Humble Leadership – What is it?

I’m continuing to read and explore the concepts contained in Schein and Schein’s book Humble Leadership and I am finding the need to back up just a bit and talk about WHAT humble leadership is and what it is NOT. Schein and Schein make it clear in the beginning of chapter 3 that being a humble leader “does not mean soft or nice”.  Another way of looking at being humble is found in Collins’ book Good to Great. “Level 5 leaders channel their ego needs away from themselves and into the larger goal of building a great company. It’s not that Level 5 leaders have no ego or self-interest. Indeed, they are incredibly ambitious—but their ambition if first and foremost for the institution, not themselves.” (Collins, 2011)

And if we go back to the title of the book, we will see what it does mean. Humble Leadership: The Power of Relationships, Openness and Trust. Those three items in the title tell us clearly what humble leaders understand, embody and demonstrate in their daily actions. So let’s take each one of those three items and explore them just a bit more.

Relationships

I delved into relationships extensively in one of my previous posts. Relational leadership is becoming more and more of a hot topic in the last 20 years or so and more and more research has been done which indicates that leaders who have high quality relationships with their employees have lower attrition, higher morale, higher productivity and have a higher instance of flourishing in the workplace (Gerstner & Day, 1997; Bezuijen, van Dam, van den Berg, & Thierry, 2010; Scandura, Graen, & Novak, 1986; Vidyarthi, Liden, Anand, Erdogan, & Ghosh, 2010; Meyer & Allen, 1991; Michael, 2011; Mitchell, 2016). The results from these studies are clear – leaders who demonstrate that they value the relationships with their employees help to create positive organizational outcomes as well as positive effects for the employees.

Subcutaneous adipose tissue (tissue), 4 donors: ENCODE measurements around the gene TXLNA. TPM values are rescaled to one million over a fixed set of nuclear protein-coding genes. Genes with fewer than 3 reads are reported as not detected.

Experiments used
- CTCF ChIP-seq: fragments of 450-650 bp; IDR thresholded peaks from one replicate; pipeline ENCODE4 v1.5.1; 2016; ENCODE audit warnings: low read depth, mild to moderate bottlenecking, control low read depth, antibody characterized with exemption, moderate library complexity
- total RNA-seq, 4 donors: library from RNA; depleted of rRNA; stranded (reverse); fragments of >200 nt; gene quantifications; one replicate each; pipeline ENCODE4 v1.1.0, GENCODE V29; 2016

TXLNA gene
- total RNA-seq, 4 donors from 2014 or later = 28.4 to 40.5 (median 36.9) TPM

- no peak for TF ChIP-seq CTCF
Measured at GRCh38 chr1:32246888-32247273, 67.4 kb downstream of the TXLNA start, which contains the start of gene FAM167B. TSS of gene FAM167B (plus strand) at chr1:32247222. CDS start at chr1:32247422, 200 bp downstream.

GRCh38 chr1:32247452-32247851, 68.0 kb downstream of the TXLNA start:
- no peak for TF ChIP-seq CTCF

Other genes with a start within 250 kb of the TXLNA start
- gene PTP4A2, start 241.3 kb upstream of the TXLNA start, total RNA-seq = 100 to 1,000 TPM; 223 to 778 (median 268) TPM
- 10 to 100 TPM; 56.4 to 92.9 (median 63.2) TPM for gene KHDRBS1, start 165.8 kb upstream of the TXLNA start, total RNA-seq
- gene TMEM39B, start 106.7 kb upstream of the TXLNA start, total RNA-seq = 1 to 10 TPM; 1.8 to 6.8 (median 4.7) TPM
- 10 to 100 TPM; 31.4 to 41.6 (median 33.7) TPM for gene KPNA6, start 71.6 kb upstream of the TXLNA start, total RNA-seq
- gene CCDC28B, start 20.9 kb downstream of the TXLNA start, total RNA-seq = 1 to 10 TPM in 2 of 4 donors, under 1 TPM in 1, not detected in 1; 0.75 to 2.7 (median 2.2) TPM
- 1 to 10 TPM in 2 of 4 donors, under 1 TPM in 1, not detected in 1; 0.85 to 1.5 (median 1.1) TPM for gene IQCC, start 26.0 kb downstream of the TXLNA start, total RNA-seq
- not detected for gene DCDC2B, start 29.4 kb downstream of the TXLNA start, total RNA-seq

The important part of that last statement is  that positive results happen when leaders DEMONSTRATE that they value the employees and the relationships that they have with their employees. This is where communication comes into the picture. The number one way that leaders DEMONSTRATE that they value the employees is through the communication that leaders engage in with their employees.

Leader Communication and Employee Emotions

Leader Communication and Employee Emotions

 

 

 

 

 

 

 

Notice how supportive communication leads to positive emotions and unsupportive communication leads to negative emotions. What is really interesting is what happens with the emotions that the employees experience. If they experience positive emotions such as being involved or appreciated, they will demonstrate positive actions such as coming to work on time or volunteering to finish an asignment. But if they experience negative emotions such as feling ignored or uncared for, they are more likely to demonstrate negative actions such as coming in late, or not performing up to the desired standards. One of our roles as a humble leader is to demonstrate our value for others through our communication so that we can invoke positive emotions in others. If we are participants in creating negative emotions in our employees- we run the risk of permanently damaging the relationship and then we will have to fix the consequences of those damaged relationships- which can be frustrating, time-consuming, and unproductive.